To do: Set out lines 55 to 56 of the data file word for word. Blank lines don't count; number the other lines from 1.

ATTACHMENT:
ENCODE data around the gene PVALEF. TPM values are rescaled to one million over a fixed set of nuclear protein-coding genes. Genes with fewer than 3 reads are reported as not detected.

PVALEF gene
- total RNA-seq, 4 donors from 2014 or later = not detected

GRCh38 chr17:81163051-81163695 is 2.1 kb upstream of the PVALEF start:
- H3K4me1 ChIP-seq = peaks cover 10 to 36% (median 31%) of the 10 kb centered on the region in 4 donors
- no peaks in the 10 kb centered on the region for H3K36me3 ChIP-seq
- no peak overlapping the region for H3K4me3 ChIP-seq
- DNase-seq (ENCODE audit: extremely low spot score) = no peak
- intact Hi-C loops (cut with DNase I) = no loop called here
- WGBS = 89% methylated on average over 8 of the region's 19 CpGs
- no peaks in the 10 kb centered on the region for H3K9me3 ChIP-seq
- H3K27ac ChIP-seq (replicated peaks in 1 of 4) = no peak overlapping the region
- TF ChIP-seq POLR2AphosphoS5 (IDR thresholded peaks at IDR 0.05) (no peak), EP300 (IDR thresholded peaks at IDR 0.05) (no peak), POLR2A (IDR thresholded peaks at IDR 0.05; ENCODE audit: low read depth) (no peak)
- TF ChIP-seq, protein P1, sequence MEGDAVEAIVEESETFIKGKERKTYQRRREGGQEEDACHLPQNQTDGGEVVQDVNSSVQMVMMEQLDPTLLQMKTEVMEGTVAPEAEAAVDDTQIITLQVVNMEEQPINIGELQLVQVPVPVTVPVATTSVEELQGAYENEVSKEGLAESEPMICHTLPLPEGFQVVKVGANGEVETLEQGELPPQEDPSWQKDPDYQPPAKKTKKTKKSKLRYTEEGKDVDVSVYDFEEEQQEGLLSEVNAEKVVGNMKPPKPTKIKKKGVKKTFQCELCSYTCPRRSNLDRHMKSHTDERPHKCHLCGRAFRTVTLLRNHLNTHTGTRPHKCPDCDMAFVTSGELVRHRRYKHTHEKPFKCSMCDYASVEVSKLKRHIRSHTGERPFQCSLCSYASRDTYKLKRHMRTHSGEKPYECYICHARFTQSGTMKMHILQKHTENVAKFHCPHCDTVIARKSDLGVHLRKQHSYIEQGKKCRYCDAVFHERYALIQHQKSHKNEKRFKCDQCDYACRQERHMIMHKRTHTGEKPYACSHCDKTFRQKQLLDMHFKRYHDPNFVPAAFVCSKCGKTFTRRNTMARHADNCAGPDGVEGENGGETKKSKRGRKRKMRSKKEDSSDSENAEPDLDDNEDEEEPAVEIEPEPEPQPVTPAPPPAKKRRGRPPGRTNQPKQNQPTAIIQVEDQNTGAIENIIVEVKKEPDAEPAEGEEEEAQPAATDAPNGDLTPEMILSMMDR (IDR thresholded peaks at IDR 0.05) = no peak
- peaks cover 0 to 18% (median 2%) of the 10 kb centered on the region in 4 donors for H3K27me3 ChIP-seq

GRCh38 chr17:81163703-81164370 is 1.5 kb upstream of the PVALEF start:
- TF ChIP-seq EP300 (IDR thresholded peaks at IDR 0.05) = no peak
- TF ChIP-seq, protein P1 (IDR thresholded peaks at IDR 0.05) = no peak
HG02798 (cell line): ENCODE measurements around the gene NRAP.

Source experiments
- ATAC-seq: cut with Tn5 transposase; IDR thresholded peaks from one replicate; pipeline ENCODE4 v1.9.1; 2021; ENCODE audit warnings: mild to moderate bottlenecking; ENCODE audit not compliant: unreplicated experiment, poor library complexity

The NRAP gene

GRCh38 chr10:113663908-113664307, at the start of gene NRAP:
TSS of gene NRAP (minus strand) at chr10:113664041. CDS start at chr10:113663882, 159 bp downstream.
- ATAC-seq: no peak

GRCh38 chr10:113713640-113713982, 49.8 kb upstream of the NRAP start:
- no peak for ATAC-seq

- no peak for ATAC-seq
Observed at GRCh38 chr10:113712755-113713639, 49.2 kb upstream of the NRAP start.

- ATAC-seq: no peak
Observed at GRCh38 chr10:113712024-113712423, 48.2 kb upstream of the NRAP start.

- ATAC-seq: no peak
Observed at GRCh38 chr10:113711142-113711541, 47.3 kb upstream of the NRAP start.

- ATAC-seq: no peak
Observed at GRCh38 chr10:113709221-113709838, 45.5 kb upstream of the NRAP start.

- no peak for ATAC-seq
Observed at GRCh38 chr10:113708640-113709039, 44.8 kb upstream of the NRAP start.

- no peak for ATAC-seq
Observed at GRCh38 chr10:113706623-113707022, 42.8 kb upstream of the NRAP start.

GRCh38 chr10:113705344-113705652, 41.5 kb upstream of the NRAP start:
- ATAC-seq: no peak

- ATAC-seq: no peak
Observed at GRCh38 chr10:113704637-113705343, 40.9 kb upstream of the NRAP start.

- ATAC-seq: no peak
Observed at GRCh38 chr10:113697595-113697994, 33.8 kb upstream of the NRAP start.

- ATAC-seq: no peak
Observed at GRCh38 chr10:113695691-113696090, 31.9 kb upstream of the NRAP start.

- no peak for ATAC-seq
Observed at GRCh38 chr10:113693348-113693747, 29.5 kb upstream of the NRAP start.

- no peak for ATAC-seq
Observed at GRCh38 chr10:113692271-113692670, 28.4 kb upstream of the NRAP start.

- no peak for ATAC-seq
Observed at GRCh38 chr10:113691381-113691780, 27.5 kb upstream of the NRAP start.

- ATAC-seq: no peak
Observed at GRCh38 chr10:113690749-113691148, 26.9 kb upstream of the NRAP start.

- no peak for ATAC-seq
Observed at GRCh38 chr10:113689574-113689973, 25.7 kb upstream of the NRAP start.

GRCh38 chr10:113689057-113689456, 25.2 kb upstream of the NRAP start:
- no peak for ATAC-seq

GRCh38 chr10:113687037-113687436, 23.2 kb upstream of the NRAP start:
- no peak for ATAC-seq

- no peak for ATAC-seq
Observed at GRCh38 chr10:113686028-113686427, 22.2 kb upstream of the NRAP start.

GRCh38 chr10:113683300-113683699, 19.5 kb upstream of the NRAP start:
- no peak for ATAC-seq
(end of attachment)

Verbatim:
Observed at GRCh38 chr10:113690749-113691148, 26.9 kb upstream of the NRAP start.

- no peak for ATAC-seq